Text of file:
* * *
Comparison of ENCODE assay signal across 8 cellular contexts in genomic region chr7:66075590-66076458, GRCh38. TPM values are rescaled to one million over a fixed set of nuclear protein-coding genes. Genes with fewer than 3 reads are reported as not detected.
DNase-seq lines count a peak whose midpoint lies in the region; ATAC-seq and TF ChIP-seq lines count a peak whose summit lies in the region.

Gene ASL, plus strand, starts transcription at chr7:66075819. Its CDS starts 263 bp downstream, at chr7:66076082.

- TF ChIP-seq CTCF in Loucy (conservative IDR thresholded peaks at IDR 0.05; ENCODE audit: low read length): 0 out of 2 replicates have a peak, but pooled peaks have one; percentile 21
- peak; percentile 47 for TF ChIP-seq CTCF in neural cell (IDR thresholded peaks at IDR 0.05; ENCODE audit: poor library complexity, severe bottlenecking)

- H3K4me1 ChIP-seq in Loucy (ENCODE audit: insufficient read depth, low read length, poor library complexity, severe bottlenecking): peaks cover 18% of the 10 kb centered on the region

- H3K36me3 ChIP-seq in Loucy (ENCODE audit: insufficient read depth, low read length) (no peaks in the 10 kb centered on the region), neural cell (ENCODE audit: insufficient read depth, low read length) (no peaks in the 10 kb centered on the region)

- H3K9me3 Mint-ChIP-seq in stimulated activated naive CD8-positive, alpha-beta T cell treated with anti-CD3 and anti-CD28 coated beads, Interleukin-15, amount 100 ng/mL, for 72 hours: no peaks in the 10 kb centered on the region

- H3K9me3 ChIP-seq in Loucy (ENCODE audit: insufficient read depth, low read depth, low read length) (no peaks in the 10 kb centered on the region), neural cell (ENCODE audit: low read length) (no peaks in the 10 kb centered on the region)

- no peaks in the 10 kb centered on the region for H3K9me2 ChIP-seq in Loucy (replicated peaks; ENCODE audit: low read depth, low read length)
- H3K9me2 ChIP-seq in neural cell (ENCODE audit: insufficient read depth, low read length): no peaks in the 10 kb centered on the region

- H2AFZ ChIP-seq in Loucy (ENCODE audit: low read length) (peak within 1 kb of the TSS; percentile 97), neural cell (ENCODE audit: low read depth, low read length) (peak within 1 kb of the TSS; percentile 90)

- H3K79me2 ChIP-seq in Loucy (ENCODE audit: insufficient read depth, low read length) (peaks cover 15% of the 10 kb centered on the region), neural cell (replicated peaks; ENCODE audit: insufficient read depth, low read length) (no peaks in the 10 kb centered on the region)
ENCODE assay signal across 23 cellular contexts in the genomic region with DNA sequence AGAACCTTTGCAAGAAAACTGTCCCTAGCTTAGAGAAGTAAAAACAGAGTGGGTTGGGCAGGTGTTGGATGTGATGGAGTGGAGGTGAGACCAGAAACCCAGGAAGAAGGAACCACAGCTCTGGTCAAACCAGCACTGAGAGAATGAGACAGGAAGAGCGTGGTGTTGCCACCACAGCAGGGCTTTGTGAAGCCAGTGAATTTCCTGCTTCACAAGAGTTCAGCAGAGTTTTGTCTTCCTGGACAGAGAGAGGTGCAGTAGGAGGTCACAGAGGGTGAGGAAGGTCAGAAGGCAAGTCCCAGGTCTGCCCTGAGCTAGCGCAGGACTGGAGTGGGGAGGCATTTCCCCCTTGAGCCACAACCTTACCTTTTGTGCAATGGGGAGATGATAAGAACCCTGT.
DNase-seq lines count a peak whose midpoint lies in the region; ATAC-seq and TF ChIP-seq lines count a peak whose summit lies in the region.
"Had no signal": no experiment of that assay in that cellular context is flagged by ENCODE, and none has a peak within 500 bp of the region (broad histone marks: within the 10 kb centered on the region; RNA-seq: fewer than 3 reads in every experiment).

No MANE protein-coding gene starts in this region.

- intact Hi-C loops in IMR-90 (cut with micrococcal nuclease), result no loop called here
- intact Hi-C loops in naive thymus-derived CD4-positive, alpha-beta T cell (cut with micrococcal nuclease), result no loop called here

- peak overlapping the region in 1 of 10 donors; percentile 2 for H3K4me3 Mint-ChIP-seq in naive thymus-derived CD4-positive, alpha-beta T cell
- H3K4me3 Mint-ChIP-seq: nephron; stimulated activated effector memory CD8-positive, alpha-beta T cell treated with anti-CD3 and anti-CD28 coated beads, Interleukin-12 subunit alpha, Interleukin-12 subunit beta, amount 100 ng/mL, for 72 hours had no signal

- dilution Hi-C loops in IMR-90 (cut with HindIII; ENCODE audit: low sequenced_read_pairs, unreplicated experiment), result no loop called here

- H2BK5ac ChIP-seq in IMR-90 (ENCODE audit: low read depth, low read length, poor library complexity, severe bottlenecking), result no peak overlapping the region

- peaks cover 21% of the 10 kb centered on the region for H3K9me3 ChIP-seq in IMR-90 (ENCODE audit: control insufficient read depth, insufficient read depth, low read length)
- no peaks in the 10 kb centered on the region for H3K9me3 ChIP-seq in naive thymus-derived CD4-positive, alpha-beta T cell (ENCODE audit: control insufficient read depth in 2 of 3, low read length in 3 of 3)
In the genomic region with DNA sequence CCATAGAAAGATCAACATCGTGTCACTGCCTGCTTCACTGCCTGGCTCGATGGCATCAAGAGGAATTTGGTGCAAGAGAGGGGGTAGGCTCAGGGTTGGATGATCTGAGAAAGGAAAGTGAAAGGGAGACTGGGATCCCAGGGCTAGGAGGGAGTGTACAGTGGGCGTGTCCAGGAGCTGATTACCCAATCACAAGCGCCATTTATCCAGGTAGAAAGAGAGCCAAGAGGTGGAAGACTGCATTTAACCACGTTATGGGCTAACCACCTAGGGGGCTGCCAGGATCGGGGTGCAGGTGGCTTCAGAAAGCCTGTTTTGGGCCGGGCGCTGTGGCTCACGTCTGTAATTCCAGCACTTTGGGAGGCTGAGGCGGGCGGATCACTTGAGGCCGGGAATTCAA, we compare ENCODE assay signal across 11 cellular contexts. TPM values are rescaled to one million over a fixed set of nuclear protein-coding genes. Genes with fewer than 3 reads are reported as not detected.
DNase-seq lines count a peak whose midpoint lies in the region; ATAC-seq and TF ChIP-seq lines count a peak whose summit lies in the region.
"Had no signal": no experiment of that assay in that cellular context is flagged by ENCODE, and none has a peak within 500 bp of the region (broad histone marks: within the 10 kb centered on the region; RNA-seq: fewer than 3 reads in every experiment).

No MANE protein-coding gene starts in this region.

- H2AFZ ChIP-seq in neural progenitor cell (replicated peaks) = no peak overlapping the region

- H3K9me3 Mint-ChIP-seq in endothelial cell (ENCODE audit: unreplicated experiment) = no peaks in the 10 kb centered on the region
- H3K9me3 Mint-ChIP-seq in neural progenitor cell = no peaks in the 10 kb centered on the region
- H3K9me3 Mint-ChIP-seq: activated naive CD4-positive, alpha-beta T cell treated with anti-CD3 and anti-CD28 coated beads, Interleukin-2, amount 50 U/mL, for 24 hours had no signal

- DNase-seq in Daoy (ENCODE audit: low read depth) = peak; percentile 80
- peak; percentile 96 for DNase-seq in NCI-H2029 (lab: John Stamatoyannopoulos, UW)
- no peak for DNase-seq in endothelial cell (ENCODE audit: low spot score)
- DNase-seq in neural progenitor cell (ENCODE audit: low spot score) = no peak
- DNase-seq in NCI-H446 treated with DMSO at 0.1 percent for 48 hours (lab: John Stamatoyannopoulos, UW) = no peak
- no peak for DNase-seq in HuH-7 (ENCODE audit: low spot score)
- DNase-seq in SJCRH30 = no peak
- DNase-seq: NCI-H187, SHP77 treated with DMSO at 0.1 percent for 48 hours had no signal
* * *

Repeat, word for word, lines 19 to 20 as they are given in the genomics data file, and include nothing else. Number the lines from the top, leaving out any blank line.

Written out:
- intact Hi-C loops in naive thymus-derived CD4-positive, alpha-beta T cell (cut with micrococcal nuclease), result no loop called here

- peak overlapping the region in 1 of 10 donors; percentile 2 for H3K4me3 Mint-ChIP-seq in naive thymus-derived CD4-positive, alpha-beta T cell